It’s Not A Journey To Be Endured

This is the road that falls smack in the middle of my hometown and the beach house. 

In the past week I’ve been forced to reflect on the process of writing. Initially there was an interview for a magazine, and then a questionnaire that was finished while the house was silent and my family slept at 1.30am this morning. It’s funny how you can tap away at the keys without really thinking about what you’re doing. Here’s the topic, here’s the idea, can you have it done by Monday? I’ve had days where I’ve concentrated on the word count as much as the words. Those are the days when I think about returning to the office.

The days where sentences refuse to form and paragraphs are indecipherable. Words clumsily fall out of my head, they blur as I read them back to myself. Delete, delete, delete. And then there is the beauty. The words that skip and dance, and without any conscious thought you find the answers right there in front of you. Of course, it all makes sense now. That’s exactly how I feel.

G and I were stuck half way up the ladder. We weren’t sure where it was headed anymore, we’d lost sight of its end, and we didn’t wan’t to keep going. He hated his job, and I’d not seen him this unhappy. We worried constantly about how it was all going to work. The mortgage, school, groceries, and child care. Would we ever have a home in Australia? How would we get back? How long should we stay away? Were we doing the right thing?

And then in the midst of it all I received a call from a friend. Cancer. Our lives had been so similar, both on the move, children the same age, friends in the same home town. “You’ll be okay though? Right?” I was full of stupid questions, it was my first time. Her diagnosis changed everything, all of our commonalties almost disappeared as there was something so much bigger going on. G and I went to visit her and realized how every tiny problem can immediately be erased when you’re faced with mortality. And then as the year went by, domino by domino, the bad news arrived. The death of a child, a father who lost his wife and children, a family who lost their daughter. It was perhaps the saddest year I’d ever known.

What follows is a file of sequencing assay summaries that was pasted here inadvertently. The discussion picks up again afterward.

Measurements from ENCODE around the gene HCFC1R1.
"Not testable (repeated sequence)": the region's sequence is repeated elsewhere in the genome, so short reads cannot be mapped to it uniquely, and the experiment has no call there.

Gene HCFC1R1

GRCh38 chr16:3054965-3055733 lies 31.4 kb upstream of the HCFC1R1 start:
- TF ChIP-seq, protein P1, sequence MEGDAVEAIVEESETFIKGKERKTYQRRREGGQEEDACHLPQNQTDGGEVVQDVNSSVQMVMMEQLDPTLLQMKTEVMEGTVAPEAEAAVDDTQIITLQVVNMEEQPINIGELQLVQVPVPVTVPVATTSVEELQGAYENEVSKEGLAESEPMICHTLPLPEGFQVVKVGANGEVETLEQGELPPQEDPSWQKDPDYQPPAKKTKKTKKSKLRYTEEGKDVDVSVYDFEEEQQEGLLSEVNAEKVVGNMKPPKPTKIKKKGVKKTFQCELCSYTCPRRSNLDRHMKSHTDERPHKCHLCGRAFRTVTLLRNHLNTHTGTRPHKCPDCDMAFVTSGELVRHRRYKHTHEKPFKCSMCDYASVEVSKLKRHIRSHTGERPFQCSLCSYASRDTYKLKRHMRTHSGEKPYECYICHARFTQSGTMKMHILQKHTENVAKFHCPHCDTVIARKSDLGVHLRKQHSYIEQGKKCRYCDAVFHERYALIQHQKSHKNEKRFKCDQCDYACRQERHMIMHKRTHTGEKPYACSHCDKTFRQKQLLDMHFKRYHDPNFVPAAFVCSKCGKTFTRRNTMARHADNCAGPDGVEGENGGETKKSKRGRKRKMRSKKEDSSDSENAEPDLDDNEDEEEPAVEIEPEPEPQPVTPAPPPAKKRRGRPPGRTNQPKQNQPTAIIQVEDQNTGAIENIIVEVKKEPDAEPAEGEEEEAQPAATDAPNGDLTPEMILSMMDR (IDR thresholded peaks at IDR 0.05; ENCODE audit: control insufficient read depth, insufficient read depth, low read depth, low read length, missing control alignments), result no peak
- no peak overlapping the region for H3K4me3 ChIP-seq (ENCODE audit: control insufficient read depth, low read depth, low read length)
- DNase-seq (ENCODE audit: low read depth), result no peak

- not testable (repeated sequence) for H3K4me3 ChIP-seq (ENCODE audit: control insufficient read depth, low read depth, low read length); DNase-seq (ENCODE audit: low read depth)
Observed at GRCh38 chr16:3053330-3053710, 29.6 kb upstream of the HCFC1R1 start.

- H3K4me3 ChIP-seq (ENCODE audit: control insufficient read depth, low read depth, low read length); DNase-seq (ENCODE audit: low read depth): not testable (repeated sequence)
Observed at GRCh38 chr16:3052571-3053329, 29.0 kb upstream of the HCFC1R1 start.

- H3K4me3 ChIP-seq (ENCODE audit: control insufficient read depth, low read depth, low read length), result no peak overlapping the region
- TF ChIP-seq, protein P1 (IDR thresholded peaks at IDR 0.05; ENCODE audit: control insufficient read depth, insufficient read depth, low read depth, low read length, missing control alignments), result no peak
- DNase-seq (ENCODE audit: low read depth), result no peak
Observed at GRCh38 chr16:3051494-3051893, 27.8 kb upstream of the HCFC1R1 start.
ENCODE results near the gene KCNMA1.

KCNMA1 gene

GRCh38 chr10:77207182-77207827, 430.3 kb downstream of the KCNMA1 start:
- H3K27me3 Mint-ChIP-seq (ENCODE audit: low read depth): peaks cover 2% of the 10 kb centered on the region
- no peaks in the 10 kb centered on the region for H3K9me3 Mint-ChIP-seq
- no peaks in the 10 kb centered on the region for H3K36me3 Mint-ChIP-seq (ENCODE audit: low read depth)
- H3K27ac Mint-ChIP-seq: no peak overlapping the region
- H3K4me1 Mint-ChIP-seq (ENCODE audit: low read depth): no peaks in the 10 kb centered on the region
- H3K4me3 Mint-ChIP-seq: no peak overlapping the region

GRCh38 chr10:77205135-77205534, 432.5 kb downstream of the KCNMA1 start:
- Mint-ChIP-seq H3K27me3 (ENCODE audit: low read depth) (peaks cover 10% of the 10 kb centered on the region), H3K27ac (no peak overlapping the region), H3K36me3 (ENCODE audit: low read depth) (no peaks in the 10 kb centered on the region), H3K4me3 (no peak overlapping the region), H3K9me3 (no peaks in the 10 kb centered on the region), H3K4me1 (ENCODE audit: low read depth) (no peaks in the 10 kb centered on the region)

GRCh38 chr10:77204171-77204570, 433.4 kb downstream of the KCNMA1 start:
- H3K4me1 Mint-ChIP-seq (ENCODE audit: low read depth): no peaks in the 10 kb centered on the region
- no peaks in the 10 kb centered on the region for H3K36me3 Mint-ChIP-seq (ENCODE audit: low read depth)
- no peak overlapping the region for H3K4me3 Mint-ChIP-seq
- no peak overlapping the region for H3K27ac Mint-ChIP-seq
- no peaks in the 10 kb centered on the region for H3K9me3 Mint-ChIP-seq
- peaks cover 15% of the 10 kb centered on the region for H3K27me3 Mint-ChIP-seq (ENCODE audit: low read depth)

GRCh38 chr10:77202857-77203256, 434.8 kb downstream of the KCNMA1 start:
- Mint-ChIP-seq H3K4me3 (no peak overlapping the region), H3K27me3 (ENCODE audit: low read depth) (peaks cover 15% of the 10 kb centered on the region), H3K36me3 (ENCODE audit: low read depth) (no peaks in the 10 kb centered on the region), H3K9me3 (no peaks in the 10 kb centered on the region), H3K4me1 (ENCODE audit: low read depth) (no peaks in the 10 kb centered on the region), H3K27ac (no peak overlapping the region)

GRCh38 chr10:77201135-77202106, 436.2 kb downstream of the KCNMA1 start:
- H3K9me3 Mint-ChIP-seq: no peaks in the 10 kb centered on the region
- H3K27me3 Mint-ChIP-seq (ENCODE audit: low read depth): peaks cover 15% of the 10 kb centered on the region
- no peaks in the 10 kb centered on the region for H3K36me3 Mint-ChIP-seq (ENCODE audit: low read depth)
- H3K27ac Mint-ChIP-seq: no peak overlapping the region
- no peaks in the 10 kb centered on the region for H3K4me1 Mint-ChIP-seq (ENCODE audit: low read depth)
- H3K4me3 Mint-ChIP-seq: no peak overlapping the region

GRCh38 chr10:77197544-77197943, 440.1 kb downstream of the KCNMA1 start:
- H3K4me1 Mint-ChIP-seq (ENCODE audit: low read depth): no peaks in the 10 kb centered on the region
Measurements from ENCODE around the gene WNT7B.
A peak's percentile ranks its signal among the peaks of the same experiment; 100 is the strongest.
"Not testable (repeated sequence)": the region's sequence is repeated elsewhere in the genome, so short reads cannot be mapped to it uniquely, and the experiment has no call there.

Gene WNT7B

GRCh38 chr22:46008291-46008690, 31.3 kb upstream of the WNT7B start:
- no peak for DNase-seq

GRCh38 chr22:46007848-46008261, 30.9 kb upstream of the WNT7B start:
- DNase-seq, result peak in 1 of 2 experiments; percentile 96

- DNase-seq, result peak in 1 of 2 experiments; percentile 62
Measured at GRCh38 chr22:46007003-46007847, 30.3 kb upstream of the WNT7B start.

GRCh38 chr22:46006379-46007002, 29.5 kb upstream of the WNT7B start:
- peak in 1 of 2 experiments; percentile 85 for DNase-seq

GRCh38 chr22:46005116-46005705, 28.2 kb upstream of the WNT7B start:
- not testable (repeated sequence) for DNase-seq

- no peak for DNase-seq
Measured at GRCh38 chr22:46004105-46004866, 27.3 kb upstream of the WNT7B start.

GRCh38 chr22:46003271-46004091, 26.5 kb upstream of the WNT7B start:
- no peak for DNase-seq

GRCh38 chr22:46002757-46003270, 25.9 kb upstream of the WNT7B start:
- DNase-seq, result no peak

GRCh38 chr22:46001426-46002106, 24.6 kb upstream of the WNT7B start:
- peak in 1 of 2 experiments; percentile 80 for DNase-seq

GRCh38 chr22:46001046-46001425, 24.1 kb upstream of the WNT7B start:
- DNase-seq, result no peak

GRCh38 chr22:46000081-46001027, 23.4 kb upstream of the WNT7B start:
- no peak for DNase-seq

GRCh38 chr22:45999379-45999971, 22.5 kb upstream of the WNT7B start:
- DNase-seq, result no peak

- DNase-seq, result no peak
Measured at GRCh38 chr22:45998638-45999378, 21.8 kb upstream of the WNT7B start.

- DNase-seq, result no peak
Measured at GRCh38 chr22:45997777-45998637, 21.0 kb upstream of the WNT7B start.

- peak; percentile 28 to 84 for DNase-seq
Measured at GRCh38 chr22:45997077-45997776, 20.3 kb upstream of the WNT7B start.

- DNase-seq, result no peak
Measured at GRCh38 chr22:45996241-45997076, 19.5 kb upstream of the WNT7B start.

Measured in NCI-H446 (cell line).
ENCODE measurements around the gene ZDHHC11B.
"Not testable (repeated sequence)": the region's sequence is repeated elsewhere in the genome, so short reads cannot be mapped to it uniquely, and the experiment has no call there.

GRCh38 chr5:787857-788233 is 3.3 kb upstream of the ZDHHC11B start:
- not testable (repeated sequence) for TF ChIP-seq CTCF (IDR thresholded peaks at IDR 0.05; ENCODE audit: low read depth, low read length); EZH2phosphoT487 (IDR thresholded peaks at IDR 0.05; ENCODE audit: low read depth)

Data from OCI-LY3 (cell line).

We were driving someone home. We’d only met him that night at a function, he was also Australian and he was telling us why he was in Qatar. He kept talking about the “journey”, he listed country after country like they were badges he’d received at boy scouts. He’d got through them, “survived” them. I sat in the back seat and stared out the window. My friend was gone, families were devastated and you “survived” living in Morocco in a five star hotel. I wasn’t perhaps my best self at the time.

I tapped away at my keyboard in the darkness, answering the questionnaire. What has your blog taught you? What’s been your biggest lesson? The words that had been swishing around in my head as I listened to “the journey” from the back seat of the car, made their way onto the page.

“It’s not a journey to be endured, its an adventure to be enjoyed.”

Let’s enjoy it.

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